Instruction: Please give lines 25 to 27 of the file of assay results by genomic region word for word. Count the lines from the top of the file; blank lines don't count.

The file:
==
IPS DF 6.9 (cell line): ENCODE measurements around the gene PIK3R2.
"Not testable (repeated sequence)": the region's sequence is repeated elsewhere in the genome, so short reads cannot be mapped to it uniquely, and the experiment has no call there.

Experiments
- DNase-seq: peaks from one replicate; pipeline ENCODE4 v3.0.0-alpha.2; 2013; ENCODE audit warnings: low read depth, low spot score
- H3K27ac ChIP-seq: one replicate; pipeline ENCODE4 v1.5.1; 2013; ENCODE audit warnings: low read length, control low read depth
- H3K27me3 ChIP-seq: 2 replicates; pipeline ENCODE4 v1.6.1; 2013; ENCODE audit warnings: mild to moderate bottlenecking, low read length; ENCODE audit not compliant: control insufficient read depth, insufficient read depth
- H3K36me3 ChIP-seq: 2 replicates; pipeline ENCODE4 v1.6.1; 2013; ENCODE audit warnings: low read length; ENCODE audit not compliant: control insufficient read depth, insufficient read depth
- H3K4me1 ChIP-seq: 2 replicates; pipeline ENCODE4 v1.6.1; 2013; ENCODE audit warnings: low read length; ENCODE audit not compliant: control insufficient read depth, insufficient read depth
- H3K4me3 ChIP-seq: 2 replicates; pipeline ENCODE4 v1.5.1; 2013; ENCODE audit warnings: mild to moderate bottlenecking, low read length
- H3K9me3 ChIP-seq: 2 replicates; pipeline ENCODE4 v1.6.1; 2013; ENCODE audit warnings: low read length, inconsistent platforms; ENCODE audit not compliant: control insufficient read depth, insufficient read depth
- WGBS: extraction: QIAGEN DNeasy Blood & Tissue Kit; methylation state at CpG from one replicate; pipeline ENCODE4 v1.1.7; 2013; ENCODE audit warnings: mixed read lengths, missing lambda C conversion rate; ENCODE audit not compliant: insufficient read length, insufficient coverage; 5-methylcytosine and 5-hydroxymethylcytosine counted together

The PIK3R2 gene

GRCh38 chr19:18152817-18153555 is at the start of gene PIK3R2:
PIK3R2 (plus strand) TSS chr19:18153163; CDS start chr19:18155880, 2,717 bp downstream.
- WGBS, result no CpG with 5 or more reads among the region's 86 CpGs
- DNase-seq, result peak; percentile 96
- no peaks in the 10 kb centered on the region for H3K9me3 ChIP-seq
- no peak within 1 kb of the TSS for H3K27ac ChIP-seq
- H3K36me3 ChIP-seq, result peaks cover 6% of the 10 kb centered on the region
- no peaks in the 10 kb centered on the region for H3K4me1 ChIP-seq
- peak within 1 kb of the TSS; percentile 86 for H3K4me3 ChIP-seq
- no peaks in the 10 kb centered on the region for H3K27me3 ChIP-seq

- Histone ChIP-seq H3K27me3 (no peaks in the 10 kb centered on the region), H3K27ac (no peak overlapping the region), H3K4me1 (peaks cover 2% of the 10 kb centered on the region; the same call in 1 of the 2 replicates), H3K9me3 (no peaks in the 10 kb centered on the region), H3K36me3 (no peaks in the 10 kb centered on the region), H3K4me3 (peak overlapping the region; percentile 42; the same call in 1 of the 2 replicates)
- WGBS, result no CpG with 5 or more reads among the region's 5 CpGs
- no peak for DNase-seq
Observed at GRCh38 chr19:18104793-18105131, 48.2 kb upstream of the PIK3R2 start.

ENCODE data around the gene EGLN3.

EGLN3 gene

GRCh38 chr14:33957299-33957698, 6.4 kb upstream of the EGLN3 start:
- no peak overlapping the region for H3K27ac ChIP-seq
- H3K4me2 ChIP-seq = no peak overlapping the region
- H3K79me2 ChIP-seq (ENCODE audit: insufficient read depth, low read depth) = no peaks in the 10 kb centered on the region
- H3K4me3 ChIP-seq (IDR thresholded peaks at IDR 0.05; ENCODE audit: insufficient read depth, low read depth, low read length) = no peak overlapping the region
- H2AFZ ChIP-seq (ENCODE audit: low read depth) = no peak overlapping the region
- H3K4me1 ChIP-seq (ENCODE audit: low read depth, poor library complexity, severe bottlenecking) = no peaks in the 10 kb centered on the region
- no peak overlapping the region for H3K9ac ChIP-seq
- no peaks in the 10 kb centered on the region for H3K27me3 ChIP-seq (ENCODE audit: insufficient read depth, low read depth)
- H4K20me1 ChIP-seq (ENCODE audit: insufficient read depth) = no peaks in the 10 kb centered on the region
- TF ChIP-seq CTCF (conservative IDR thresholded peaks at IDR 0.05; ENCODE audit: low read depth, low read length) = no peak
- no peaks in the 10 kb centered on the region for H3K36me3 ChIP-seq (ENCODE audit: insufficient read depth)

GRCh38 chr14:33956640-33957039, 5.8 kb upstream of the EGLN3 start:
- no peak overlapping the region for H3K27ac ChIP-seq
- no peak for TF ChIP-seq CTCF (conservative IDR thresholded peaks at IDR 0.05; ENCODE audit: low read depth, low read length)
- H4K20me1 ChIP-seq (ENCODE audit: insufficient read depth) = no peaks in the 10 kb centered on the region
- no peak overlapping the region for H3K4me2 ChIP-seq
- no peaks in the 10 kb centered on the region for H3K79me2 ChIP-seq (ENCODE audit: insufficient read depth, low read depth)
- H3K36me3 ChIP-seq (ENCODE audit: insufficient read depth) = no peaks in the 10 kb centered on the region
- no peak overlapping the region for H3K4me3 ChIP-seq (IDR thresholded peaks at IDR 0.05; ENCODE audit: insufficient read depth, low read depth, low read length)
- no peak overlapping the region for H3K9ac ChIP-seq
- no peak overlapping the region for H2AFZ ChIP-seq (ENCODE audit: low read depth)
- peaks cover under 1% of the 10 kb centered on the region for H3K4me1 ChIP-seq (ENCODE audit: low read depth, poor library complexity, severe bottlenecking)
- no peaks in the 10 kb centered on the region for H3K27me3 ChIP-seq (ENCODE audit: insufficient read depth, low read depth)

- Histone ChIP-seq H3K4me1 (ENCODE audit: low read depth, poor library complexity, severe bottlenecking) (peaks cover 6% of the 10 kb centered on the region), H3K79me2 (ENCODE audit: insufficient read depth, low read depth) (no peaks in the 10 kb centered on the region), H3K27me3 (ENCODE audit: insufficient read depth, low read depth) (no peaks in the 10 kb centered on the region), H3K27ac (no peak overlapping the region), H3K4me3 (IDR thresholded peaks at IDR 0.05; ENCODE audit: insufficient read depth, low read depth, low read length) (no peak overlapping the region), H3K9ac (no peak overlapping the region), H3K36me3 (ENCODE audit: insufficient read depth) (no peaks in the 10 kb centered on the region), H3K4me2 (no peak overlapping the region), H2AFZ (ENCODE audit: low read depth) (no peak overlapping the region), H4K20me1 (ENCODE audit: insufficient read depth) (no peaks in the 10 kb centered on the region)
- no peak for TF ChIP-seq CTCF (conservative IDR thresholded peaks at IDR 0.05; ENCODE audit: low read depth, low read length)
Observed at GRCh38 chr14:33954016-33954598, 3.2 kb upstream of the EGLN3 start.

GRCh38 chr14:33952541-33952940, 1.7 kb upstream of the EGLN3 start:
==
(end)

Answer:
- no peak for DNase-seq
Observed at GRCh38 chr19:18104793-18105131, 48.2 kb upstream of the PIK3R2 start.

ENCODE data around the gene EGLN3.